What do beer drinkers want? In Harrisburg, that story line is being told by a variety of businesses in the context of what lines up neatly with their would-be profits.
In the middle of it is Sen. Charles McIlhinney, R-Bucks, who chairs the committee that will get the first crack at a bill that passed the House last month. The first hearing is Tuesday.
The debate about adding consumer convenience to the beer system is largely a passenger in the drive by Republican Gov. Tom Corbett to privatize the state-controlled sales of wine and liquor.
So any changes to Pennsylvania's relatively restrictive beer laws likely will be part of the larger puzzle of liberalizing the sale of all alcoholic beverages.
"You're trying to piece this all together," McIlhinney said in an interview. "If everybody's out to give themselves a leg up and make special interest legislation, then it's going to fall apart. The only way to do it is to craft a fair playing field for everybody and let them compete."
Arguably, beer is more important to Pennsylvanians: The state was fifth in the nation in beer shipments and 12th in wine shipments, according to statistics compiled by the Washington, D.C.-based Beer Institute.
Changing the system could be tricky.
Corbett is spending more of his political effort on the ideological battle around privatizing wine and liquor sales. But changing the beer system could take an equally large political effort.
Pennsylvania's hometown brewers, wholesalers and the retail distributors who sell most of the beer in the state are largely aligned against an expansion of beer retailers. What Pennsylvanians want is to be able to buy beer in a wider variety of quantities than is currently allowed, they say.
But owners of convenience stores, grocery stores, drug stores, big-box stores and supermarkets are lobbying for the ability to sell beer - not to mention wine and liquor - in their aisles. That satisfies the one-stop shopping that consumers want and get in many other states, they say.
"It's a big issue. It's a volatile issue for many," said David Casinelli, the chief operating officer of Pottsville-based Yuengling Beer Co. "There's many stakeholders when it comes to alcohol in Pennsylvania."
The balance of small brewers versus the nation's biggest brewers, including MillerCoors and Anheuser-Busch InBev, also will play a role.
The existing system apparently has been good for smaller brewers: Yuengling, the nation's sixth-biggest brewer, and the rest of the nation's small brewers held a nearly 27 percent market share in Pennsylvania in 2012, according to Beer Marketer's Insights of Suffern, N.Y. That's more than three times their market share nationally, according to the publication's figures.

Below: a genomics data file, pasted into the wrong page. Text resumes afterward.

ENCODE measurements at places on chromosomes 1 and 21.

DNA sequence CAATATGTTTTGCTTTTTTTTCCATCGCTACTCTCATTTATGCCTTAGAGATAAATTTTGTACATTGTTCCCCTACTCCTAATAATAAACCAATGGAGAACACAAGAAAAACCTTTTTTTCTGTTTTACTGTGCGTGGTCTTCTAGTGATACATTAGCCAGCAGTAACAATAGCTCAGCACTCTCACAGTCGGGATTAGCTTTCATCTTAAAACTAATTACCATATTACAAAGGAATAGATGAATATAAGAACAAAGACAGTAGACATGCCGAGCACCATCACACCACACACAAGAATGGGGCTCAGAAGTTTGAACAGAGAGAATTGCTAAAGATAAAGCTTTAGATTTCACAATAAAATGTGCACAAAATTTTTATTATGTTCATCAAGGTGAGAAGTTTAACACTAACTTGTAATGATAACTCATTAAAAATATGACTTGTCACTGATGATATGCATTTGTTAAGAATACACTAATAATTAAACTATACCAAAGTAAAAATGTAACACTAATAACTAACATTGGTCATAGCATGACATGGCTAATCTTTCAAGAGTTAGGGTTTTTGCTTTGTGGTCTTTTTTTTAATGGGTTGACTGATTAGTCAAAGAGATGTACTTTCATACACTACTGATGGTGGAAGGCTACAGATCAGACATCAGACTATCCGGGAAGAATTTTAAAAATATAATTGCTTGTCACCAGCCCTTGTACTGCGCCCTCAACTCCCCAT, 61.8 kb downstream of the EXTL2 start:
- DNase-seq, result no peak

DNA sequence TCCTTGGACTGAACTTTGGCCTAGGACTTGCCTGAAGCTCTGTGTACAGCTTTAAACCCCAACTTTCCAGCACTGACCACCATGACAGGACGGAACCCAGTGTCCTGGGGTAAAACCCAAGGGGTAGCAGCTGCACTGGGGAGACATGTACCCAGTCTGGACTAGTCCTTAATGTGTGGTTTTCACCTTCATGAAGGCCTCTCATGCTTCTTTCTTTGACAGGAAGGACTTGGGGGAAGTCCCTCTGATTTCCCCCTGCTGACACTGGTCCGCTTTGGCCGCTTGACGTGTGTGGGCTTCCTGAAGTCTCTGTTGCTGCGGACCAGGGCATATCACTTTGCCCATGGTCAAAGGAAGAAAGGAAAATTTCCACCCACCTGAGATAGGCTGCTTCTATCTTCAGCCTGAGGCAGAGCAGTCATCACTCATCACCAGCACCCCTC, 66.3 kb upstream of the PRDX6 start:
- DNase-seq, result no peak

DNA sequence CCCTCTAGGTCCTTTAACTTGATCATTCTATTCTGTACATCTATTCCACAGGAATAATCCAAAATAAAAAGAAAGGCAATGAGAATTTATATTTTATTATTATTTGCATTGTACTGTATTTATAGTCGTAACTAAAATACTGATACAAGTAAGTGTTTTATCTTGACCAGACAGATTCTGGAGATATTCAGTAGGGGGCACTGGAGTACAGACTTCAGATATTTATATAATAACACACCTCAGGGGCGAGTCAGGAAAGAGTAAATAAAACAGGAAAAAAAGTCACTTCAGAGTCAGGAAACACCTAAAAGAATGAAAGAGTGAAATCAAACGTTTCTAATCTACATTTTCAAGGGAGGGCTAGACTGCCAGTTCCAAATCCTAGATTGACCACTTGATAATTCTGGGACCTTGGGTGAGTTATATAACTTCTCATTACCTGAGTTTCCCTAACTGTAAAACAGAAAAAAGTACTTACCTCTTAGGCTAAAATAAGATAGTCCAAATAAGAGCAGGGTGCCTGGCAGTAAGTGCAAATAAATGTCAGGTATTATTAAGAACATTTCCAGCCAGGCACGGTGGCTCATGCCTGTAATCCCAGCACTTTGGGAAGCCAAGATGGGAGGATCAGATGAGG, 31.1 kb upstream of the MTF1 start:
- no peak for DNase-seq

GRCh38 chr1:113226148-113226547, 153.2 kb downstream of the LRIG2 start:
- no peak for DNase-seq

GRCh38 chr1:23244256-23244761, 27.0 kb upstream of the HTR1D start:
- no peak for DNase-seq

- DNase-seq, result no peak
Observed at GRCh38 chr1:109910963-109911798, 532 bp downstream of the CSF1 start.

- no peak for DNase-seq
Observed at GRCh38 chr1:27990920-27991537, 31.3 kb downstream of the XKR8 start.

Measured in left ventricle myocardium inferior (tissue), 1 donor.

Smaller brewers want a retail system that makes consumers happy but doesn't allow wine and spirits to take shelf space away from beer, said Bill Covaleski, president of Victory Brewing Co. of Downingtown.
But allowing beer into the aisles of thousands of food or convenience stores also worries the smaller brewers. That's because sales could migrate from distributors, which have ample shelf space to stock smaller brewers' products, to limited store shelves that might largely stock Budweiser and Coors, they say.
McIlhinney said he is leaning toward a plan that would allow private beer licensees - eateries, bars and distributors, as well as supermarkets or convenience stores with a restaurant-style beer license - to buy licenses to sell wine and liquor.
Some could switch entirely to wine and liquor or stock none at all, McIlhinney said, while it would be up to the private market to put the state-controlled liquor stores out of business through competition.
Such a bill wouldn't change the balance between craft brewers and the national beer brands, McIlhinney said, though it would force beer to compete with wine and liquor for shelf space. It also would address what he said he views as the biggest complaint from the brewers: Ensuring beer can get into the same stores as wine and liquor.
Keeping the same number of beer licensees - roughly 12,000 - likely would inflate the value of the licenses, while supermarkets, convenience stores and other retailers that want to sell alcoholic beverages would have to obey rules that have so far limited them to selling beer in settings that meet restaurant-style seating, food and space requirements.
Will beer drinkers be happy without beer in grocery or convenience store aisles? Maybe not, but they'll also be pleased by the better selection and package varieties afforded by the distributors, McIlhinney said.
"So it cuts both ways," he said.